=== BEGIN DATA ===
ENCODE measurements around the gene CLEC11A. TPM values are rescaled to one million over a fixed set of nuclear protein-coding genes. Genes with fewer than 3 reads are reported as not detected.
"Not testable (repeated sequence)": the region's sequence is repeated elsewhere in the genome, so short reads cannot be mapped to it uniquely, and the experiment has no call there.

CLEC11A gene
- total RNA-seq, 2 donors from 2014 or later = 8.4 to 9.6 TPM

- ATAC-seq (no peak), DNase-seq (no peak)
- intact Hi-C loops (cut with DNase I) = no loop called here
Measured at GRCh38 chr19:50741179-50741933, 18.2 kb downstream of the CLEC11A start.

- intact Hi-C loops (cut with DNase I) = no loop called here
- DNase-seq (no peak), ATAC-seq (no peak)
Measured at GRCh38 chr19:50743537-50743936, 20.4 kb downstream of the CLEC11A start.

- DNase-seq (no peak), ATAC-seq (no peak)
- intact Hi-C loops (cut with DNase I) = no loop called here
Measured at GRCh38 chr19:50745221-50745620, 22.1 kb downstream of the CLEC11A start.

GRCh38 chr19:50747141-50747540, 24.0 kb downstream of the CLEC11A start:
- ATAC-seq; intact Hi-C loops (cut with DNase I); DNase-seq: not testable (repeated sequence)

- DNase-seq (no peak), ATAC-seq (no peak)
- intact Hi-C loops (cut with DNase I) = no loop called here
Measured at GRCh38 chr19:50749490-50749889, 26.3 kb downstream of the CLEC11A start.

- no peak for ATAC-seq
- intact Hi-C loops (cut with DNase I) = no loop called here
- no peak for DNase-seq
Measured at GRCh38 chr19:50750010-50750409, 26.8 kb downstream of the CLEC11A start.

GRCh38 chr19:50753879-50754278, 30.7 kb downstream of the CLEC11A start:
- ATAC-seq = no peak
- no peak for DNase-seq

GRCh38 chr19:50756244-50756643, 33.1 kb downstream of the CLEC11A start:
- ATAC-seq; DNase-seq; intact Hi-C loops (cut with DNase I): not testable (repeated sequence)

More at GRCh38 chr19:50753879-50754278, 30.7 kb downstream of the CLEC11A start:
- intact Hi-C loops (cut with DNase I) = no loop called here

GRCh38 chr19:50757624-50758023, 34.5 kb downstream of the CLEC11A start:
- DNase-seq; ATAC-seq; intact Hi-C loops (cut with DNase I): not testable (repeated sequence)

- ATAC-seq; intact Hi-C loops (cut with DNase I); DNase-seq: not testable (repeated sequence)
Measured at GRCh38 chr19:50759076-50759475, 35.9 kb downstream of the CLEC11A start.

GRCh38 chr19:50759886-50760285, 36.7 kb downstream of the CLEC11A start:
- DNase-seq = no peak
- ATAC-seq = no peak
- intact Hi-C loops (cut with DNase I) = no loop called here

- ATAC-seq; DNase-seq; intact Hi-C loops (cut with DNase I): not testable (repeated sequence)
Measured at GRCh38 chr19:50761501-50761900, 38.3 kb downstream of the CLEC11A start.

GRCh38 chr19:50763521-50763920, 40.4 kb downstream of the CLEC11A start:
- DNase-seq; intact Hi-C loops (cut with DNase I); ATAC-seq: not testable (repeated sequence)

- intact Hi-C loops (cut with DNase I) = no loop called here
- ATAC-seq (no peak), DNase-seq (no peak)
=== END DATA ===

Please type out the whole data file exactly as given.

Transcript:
ENCODE measurements around the gene CLEC11A. TPM values are rescaled to one million over a fixed set of nuclear protein-coding genes. Genes with fewer than 3 reads are reported as not detected.
"Not testable (repeated sequence)": the region's sequence is repeated elsewhere in the genome, so short reads cannot be mapped to it uniquely, and the experiment has no call there.

CLEC11A gene
- total RNA-seq, 2 donors from 2014 or later = 8.4 to 9.6 TPM

- ATAC-seq (no peak), DNase-seq (no peak)
- intact Hi-C loops (cut with DNase I) = no loop called here
Measured at GRCh38 chr19:50741179-50741933, 18.2 kb downstream of the CLEC11A start.

- intact Hi-C loops (cut with DNase I) = no loop called here
- DNase-seq (no peak), ATAC-seq (no peak)
Measured at GRCh38 chr19:50743537-50743936, 20.4 kb downstream of the CLEC11A start.

- DNase-seq (no peak), ATAC-seq (no peak)
- intact Hi-C loops (cut with DNase I) = no loop called here
Measured at GRCh38 chr19:50745221-50745620, 22.1 kb downstream of the CLEC11A start.

GRCh38 chr19:50747141-50747540, 24.0 kb downstream of the CLEC11A start:
- ATAC-seq; intact Hi-C loops (cut with DNase I); DNase-seq: not testable (repeated sequence)

- DNase-seq (no peak), ATAC-seq (no peak)
- intact Hi-C loops (cut with DNase I) = no loop called here
Measured at GRCh38 chr19:50749490-50749889, 26.3 kb downstream of the CLEC11A start.

- no peak for ATAC-seq
- intact Hi-C loops (cut with DNase I) = no loop called here
- no peak for DNase-seq
Measured at GRCh38 chr19:50750010-50750409, 26.8 kb downstream of the CLEC11A start.

GRCh38 chr19:50753879-50754278, 30.7 kb downstream of the CLEC11A start:
- ATAC-seq = no peak
- no peak for DNase-seq

GRCh38 chr19:50756244-50756643, 33.1 kb downstream of the CLEC11A start:
- ATAC-seq; DNase-seq; intact Hi-C loops (cut with DNase I): not testable (repeated sequence)

More at GRCh38 chr19:50753879-50754278, 30.7 kb downstream of the CLEC11A start:
- intact Hi-C loops (cut with DNase I) = no loop called here

GRCh38 chr19:50757624-50758023, 34.5 kb downstream of the CLEC11A start:
- DNase-seq; ATAC-seq; intact Hi-C loops (cut with DNase I): not testable (repeated sequence)

- ATAC-seq; intact Hi-C loops (cut with DNase I); DNase-seq: not testable (repeated sequence)
Measured at GRCh38 chr19:50759076-50759475, 35.9 kb downstream of the CLEC11A start.

GRCh38 chr19:50759886-50760285, 36.7 kb downstream of the CLEC11A start:
- DNase-seq = no peak
- ATAC-seq = no peak
- intact Hi-C loops (cut with DNase I) = no loop called here

- ATAC-seq; DNase-seq; intact Hi-C loops (cut with DNase I): not testable (repeated sequence)
Measured at GRCh38 chr19:50761501-50761900, 38.3 kb downstream of the CLEC11A start.

GRCh38 chr19:50763521-50763920, 40.4 kb downstream of the CLEC11A start:
- DNase-seq; intact Hi-C loops (cut with DNase I); ATAC-seq: not testable (repeated sequence)

- intact Hi-C loops (cut with DNase I) = no loop called here
- ATAC-seq (no peak), DNase-seq (no peak)